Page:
So anyway, a long time ago I had collected a bunch of art posters and had looked online for famous Hispanic artwork and made it into a slideshow for a rainy day. I had no idea how I was going to use it in the target language, which is why it was just taking up space on my flash drive. Cool cultural art, but I don’t want to lecture them on Picasso because that probably wouldn’t fall under “comprehensible input”, so…?
Then it hit me…Picasso’s Hands with Flowers has very clear colors, things we can count (flowers, hands, petals, fingers), and gives me a brief moment to show Picasso to my kids!
I made up a story in super simple Spanish (lots of acting out and terrible whiteboard drawing took place at that point) about driving past a park, seeing this sidewalk art show and wanting to buy things, but all I could remember were the images. And then I yelled something like “PLEASE HELP ME!” in Spanish, got down on my knees, and flipped the slide.
On my redesigned Hispanic Artwork slides were
4 statements in Spanish:
The piece is called _______________.
The artist is ______________.
The colors are _______________.
There are ______ # of _______(item) in the piece.
(Later I added, Do you like it or not? Why?)
Let me tell you, they flipped out. “Ms. Rhodes, how are we supposed to know who it is? How should I know what it’s called? I don’t know what the word in the blank means!!!” My response in Spanish was “Calm down. You have technology in your backpack. Search. Good luck!”
What happened next was incredible to me. They started speaking to each other (in English, but it’s what they have in Level 1), saying things like “Well, it’s gotta be someone Spanish and famous, or she wouldn’t pick it, so…” and “There’s flowers and hands, so…” and “Actually, there’s 2 hands, be specific”. “Google it! Google, famous Spanish painting two hands holding flowers.” And then the best thing…
“OMG, MS. RHODES!!!! THAT’S IT! IT’S PICASSO!!”
At that point, everybody shared everything they figured out, artist, title, and “flores is probably flowers” and the answers to the other things on the slide. The coolest part? They wanted to do another one!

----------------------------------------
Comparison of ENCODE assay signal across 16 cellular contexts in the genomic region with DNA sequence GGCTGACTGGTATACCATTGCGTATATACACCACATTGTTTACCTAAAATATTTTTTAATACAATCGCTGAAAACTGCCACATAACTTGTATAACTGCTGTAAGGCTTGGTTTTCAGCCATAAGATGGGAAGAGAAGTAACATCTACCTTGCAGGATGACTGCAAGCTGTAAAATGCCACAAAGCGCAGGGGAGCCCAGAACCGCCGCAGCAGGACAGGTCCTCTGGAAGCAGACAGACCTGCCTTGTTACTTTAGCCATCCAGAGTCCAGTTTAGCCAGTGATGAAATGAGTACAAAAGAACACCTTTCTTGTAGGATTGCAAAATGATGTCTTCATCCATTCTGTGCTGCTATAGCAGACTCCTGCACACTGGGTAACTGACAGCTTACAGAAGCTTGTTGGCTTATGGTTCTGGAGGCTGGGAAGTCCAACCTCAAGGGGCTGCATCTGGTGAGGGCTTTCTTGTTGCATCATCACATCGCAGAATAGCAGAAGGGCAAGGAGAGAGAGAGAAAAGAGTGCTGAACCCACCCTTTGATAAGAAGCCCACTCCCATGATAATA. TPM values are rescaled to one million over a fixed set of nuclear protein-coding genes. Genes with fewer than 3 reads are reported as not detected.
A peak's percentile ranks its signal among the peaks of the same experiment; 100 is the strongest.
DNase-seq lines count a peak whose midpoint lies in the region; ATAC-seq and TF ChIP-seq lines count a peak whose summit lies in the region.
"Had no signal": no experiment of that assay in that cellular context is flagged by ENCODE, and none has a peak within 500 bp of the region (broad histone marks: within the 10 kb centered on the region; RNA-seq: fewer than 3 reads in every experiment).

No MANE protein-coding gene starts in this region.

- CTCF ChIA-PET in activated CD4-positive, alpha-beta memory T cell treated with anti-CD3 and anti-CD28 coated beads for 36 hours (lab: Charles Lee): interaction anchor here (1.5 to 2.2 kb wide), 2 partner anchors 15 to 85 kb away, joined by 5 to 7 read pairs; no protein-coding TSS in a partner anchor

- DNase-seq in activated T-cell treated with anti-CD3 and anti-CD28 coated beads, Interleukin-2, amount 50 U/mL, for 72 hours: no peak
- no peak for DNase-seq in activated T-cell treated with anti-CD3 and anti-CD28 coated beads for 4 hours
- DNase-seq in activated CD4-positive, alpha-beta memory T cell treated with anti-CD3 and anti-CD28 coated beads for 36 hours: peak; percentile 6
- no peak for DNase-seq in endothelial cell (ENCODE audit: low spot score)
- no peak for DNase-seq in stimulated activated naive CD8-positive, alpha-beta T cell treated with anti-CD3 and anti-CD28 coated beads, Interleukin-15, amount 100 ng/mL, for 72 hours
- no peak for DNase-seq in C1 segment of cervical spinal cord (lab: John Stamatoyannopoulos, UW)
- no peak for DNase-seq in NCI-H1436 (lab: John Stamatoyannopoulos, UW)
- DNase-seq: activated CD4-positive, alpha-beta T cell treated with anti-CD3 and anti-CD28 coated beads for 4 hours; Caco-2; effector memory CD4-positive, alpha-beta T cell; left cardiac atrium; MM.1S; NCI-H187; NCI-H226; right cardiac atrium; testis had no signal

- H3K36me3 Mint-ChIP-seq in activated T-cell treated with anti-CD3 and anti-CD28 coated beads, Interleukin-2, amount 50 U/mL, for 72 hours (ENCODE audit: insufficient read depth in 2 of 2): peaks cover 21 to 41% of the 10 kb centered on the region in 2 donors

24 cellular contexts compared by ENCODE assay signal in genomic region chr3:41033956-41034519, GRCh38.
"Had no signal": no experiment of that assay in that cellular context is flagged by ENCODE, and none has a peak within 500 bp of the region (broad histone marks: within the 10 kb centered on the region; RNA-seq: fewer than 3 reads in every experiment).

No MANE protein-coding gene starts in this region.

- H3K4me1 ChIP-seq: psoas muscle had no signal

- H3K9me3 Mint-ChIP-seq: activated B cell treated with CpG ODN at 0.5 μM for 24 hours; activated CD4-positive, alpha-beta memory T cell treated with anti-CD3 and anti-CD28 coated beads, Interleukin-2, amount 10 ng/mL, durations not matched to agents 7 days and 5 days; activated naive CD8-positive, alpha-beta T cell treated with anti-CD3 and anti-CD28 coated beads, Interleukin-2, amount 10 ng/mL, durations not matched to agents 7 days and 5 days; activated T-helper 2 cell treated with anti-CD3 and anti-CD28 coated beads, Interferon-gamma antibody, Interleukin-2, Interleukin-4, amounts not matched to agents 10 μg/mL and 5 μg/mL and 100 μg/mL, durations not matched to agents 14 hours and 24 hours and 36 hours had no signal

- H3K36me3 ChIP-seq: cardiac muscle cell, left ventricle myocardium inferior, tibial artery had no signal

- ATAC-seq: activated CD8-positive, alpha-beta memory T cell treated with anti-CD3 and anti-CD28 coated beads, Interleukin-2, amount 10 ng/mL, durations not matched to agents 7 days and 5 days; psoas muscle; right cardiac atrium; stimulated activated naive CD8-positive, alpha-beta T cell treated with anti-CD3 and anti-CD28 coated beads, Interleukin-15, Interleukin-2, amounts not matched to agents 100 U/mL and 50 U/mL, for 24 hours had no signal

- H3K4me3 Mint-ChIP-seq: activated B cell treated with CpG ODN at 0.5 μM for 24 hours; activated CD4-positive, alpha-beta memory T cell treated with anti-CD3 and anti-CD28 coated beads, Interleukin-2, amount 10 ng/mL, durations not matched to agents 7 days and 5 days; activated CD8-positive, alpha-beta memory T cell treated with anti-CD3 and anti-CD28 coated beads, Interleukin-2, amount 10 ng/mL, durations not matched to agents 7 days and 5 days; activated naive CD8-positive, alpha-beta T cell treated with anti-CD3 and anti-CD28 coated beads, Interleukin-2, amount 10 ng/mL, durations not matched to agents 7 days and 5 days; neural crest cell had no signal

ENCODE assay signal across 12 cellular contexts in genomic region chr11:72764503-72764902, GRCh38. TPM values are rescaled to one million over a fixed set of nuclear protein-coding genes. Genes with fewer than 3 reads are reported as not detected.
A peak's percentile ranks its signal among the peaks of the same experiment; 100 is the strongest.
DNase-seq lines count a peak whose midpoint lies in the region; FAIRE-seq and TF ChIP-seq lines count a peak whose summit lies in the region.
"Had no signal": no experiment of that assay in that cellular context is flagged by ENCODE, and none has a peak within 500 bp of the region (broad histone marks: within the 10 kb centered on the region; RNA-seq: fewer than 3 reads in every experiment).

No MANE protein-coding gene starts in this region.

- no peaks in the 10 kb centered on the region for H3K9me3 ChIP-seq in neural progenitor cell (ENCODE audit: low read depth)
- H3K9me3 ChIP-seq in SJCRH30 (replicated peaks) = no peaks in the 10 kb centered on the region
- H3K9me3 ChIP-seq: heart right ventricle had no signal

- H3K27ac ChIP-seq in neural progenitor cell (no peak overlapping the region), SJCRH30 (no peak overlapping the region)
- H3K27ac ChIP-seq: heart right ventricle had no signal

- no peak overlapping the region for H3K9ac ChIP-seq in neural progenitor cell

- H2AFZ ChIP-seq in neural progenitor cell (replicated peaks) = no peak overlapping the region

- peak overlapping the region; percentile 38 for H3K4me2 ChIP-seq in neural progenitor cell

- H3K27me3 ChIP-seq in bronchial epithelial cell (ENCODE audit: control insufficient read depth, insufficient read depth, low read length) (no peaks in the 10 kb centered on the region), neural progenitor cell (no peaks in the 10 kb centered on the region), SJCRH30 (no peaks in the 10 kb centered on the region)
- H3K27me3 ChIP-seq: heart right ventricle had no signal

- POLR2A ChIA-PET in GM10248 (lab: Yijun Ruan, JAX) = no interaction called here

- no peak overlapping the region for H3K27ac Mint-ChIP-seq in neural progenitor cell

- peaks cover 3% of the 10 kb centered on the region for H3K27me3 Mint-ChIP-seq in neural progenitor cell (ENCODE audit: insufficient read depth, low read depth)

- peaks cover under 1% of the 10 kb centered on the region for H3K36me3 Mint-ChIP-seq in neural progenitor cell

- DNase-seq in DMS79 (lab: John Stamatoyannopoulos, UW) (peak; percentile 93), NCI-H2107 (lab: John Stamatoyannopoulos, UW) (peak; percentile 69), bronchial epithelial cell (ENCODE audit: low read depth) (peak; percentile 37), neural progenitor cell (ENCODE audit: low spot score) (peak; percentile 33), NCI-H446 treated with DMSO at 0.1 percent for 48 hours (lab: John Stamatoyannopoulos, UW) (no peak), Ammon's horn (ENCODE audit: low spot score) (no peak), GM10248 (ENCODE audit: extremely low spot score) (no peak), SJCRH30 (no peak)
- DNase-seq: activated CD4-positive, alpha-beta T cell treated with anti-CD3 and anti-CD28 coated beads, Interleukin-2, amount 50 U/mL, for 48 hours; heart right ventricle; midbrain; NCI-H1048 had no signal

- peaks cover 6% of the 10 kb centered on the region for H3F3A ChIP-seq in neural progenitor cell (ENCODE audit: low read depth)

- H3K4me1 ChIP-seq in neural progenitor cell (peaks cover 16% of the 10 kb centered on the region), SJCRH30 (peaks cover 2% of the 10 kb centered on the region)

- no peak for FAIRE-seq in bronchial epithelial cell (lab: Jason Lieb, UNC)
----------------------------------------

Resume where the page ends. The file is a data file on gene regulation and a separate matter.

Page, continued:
Of course, I just happened to have another one…
...actually, I have 12!
Now, this is NOT something you can do as a death march through art history. I did 3 slides that day. I did a few the next time they came in, and waited a few days for the ones after that. The point is, it was fun! They were investigating something they never would have looked at on their own, and we were doing it IN SPANISH!!!
I had so much success with that class, that I used the 12 Art Quest slides, printed as 6 to-a-page handouts, as the pairs activity my other classes worked on while I was doing 1-on-1 Interpersonal Speaking assessments. I don't have color copying or anything, but they got the general idea and the color obviously showed on their phones when they Googled it.
So, after that Art Quest experience, my classroom became a mini art gallery. I have 4 art posters up in my room, currently, and I decided to make them interactive for my other classes who didn’t do the Art Quest. I took 3x5 cards and wrote a bunch of different questions my novice kids could understand, related to the painting, and put them all around the painting. When kids space out in my room, which occasionally happens, they start looking at the posters and can’t help but read the questions. Also, I use them as quick warm ups and brain breaks sometimes. In Spanish, either in writing or spoken, I say, “Take a post it note to a painting and answer 2 questions of your choice.”
It’s not a huge thing, but I can tell you that this victory for me with art flipped a switch in my brain on how to look at content through culture in a way I never had before…
If you're interested, click below for the document of the slides I used.
I hope you have similar success!
Go be artsy!